Should the illegality of "trusts" in general, as now constituted, be maintained in courts of final appeal, the question emerges. How can the benefits of business organization, which the "trust" includes and has introduced, be secured with at the same time avoidance of abuse by a control practically amounting to monopoly? It is highly probable that, if corporations are denied the exercise of the economic and beneficial features of "trusts," firms attracted by the resulting advantages will establish organizations substantially similar. Indeed, individual accumulations of wealth have long since passed the point where they confer power to control single important industries of the United States. Clearly, then, a question of no little difficulty is before the American people. Ordinary competitive business has in many departments become so complex, unwieldy, and wasteful, as imperatively to demand some such simplification as "trust" organization offers. If that organization be denied to groups of capitalists, the powers sought by such organization will in all likelihood, with some delay, be exercised by individuals who will have all the temptation to abuse their strength into which corporations have been led in the past. Law must in the nature of things lag behind exigency, and in this new transition of business, from competition to combination, it evidently has to confront a problem of supreme importance. In the development of the Copper Trust we have seen how an international combination may become a conspiracy to rob the world: a singular piece of testimony to the obliteration of national boundaries by modern methods of locomotion and communication!

For "trusts" limiting their operations to the United States a line of treatment has been suggested which has doubtless had its origin in legal consideration of the railroad question. Since its settlement is stoutly maintained by expert authority to consist in frank acceptance of the "pool" and its legalization, why not, it is asked, also legalize the "trust," surrounding its control with all the safeguards necessary and feasible? The State already exercises a degree of supervision over certain quasi-public businesses—banking, insurance, and railroading. Its supervision may be justly extended to the "trusts," while at the same time the levy of a just tax will make the people sharers in the advantages of "trust" organizations. Their affairs published, their managers will have a better chance to cultivate a sense of public responsibility than at present, when, without status, their security threatened by attacks of all sorts, they seem intent on making the most of an opportunity which they expect to be brief. Because less in direct legislation than in residual competition lies the curb of extortion, this must be insured by strict enforcement of adequate laws against conspiracy. Were "trusts" legalized, it is said—did publicity attend their transactions—it would be both wise and profitable for them to make the public willing parties to their existence by employing their systematization of business to serve the public better than unorganized competition in the past has ever been able to do.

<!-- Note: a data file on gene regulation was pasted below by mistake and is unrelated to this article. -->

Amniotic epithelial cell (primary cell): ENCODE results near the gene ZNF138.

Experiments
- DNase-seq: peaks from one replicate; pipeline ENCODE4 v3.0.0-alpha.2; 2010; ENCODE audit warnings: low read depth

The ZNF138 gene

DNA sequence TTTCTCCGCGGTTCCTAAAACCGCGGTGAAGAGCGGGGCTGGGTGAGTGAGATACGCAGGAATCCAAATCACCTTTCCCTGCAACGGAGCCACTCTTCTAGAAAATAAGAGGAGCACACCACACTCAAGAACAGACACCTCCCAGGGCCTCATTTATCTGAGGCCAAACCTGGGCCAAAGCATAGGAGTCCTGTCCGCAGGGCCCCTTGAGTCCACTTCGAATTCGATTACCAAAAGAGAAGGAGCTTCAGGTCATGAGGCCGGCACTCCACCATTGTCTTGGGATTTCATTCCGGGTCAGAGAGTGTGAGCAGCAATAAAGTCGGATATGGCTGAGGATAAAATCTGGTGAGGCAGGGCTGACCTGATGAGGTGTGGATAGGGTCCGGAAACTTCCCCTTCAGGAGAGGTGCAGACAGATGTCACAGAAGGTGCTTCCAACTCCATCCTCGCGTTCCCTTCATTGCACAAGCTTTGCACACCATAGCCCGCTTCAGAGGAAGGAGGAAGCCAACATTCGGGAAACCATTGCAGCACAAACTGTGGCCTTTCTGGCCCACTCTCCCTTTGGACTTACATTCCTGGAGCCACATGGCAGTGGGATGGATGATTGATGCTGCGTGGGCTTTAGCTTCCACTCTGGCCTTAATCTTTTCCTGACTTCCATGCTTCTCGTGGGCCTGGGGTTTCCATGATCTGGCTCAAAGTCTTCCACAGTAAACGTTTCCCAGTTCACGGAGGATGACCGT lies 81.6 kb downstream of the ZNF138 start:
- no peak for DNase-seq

To this proffered solution of the "trust" question is opposed the objection that it involves an extension of governmental powers much in advance of existing evidences of governmental efficiency. Yet public control or restraint in some form is imperative. Whatever truth the self-regulating theory of private enterprise may have had in the days before combination, vanishes at a time when individual monopoly can levy a national tax in the shape of extortionate profit. However reluctantly we may admit it, more and more does exigency tend to enlarge the scope 'of State authority. Hence greater need than ever that public-spirited effort should purify politics, and endeavor to lift it to statesmanship. When the nation has been threatened by foes without or within, her citizens have ever given prompt response to the call for defence. To-day she seeks protection, not from armed invaders, but from economic oppressors. It is war again, but war demanding in its generalship not only courage in an unpicturesque field, but business sagacity of the highest order.


Knowledge of geography is important, says General R. Strachey, to the statesman, because upon it depend largely the right determination and definition of boundaries, the lack of which has been the cause of some of the greatest differences between states; to the soldier, for the intelligent planning of his campaigns, marches, and minor movements; to the engineer, who must have exact representations of the horizontal and vertical features with which he will have to deal, and knowledge of the climate, rainfall, and natural productions of the country; to the physician, who prescribes "change" to his patients; to the merchant, for the judicious dispatch of his wares; and to the emigrant, for a wise selection of his new home. Geography furnishes the key to the interpretation of many events of the past, and materials and aids in scientific research. Meteorology is largely indebted to it for the advance it has recently made. Without the aid which exploration has furnished, the generalizations of Darwin and Wallace concerning the origin and distribution of species and the influence of geographical conditions could not have been obtained.